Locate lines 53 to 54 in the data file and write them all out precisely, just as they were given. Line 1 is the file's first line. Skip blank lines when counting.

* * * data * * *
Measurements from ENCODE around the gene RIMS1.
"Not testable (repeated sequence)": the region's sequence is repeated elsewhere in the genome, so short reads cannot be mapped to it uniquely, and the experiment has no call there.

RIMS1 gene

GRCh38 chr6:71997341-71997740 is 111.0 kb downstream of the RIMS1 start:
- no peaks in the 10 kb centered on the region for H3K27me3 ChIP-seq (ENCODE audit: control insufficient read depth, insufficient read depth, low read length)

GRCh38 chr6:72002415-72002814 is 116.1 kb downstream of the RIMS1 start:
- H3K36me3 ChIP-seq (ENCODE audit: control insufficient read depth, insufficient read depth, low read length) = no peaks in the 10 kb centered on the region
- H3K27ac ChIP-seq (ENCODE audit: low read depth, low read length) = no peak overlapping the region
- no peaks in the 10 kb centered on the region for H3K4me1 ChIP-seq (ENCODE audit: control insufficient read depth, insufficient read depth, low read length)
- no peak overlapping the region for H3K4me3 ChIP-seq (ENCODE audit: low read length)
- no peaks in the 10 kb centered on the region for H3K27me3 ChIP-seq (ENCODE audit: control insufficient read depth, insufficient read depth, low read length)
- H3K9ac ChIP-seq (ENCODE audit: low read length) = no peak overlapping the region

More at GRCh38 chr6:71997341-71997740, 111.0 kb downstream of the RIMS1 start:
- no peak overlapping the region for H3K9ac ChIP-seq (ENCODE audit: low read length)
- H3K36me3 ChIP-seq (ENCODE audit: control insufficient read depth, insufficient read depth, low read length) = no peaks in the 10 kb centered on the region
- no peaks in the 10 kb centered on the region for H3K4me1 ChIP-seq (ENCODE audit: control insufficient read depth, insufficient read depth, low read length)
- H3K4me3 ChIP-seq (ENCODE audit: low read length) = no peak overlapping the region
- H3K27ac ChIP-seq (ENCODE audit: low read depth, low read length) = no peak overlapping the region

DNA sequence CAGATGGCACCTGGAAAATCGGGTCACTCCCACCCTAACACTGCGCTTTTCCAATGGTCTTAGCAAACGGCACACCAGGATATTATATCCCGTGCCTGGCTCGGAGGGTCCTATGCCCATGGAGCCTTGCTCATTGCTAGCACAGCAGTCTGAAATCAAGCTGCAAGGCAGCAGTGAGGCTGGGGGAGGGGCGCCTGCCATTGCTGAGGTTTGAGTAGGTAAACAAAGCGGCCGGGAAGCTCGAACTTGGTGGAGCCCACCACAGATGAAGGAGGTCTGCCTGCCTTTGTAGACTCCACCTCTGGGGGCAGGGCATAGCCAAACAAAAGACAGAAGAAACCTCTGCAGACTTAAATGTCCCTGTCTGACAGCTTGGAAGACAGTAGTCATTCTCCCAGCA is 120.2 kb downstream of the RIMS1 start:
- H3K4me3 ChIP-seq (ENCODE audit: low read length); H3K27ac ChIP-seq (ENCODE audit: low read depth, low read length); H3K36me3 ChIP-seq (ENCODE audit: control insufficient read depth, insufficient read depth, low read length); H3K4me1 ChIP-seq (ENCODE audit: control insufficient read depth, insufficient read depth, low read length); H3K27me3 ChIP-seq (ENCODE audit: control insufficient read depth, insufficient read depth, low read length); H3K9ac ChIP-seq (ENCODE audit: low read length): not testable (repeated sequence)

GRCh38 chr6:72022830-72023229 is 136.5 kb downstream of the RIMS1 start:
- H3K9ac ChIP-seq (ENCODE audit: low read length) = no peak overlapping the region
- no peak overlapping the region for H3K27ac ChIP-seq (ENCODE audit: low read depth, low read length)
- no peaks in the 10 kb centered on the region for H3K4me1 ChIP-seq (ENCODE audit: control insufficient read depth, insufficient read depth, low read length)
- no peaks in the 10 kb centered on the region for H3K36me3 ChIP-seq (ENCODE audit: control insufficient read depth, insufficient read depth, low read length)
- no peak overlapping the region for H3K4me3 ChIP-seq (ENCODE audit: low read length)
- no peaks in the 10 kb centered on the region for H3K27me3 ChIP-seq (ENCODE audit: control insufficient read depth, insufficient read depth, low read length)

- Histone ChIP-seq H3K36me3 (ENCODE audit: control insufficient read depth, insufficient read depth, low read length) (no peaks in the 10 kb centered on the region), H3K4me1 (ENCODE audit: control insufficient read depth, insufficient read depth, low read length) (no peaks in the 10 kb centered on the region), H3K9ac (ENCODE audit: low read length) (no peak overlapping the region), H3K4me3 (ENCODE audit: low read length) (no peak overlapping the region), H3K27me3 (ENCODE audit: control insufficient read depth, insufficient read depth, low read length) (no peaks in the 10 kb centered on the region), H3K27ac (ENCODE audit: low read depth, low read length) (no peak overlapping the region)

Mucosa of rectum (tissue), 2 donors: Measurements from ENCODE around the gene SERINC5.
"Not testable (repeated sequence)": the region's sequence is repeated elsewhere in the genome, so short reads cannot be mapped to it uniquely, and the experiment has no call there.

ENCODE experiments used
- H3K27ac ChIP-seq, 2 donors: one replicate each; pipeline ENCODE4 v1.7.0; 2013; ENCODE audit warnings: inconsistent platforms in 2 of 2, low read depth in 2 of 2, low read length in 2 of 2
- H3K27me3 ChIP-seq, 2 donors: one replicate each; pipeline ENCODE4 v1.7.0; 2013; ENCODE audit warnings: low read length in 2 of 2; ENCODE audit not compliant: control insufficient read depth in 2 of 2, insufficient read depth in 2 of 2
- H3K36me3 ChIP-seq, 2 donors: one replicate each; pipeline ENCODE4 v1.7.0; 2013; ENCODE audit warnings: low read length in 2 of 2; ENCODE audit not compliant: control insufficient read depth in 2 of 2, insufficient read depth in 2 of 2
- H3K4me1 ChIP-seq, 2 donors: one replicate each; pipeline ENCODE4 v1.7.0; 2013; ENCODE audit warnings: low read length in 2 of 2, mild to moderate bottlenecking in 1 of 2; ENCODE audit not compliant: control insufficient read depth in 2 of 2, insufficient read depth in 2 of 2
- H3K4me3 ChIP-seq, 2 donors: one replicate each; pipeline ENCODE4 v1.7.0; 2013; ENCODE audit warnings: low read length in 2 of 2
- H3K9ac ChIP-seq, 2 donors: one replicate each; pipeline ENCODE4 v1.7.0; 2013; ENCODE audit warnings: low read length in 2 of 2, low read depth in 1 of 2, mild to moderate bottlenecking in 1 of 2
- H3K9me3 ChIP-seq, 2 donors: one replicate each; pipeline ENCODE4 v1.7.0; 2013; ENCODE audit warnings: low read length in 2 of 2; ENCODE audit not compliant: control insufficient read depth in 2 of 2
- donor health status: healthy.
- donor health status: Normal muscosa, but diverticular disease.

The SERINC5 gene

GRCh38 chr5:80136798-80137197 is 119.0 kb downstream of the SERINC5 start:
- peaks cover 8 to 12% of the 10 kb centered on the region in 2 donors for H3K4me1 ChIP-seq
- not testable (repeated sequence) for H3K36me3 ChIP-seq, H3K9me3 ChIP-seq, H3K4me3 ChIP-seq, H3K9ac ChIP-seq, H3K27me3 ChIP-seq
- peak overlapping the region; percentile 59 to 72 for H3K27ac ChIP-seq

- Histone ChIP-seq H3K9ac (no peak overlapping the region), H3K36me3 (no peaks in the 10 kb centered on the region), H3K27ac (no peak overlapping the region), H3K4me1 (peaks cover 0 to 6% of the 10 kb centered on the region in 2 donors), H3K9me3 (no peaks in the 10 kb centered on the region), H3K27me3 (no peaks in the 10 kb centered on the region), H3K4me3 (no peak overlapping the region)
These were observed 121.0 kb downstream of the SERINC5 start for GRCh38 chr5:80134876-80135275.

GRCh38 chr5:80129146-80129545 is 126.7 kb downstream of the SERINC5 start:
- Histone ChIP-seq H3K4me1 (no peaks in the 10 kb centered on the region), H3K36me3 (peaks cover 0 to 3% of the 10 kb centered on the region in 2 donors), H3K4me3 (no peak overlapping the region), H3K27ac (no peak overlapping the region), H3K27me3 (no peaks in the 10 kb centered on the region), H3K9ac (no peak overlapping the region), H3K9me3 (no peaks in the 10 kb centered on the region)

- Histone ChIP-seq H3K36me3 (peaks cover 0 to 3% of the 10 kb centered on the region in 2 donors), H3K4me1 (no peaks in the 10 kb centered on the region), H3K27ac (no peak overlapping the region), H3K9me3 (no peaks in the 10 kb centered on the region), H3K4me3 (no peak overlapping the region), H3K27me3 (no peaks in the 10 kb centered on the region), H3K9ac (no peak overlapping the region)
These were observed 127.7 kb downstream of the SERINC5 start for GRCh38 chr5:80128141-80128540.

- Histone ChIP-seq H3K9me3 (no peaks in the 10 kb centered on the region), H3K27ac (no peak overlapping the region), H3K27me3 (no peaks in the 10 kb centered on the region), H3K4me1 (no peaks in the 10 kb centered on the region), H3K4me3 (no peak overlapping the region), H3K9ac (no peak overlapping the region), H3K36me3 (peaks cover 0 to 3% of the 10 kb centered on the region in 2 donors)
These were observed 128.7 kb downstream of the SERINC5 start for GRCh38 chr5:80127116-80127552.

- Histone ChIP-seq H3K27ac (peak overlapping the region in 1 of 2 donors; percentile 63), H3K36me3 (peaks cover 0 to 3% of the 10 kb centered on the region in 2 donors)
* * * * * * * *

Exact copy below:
These were observed 128.7 kb downstream of the SERINC5 start for GRCh38 chr5:80127116-80127552.

- Histone ChIP-seq H3K27ac (peak overlapping the region in 1 of 2 donors; percentile 63), H3K36me3 (peaks cover 0 to 3% of the 10 kb centered on the region in 2 donors)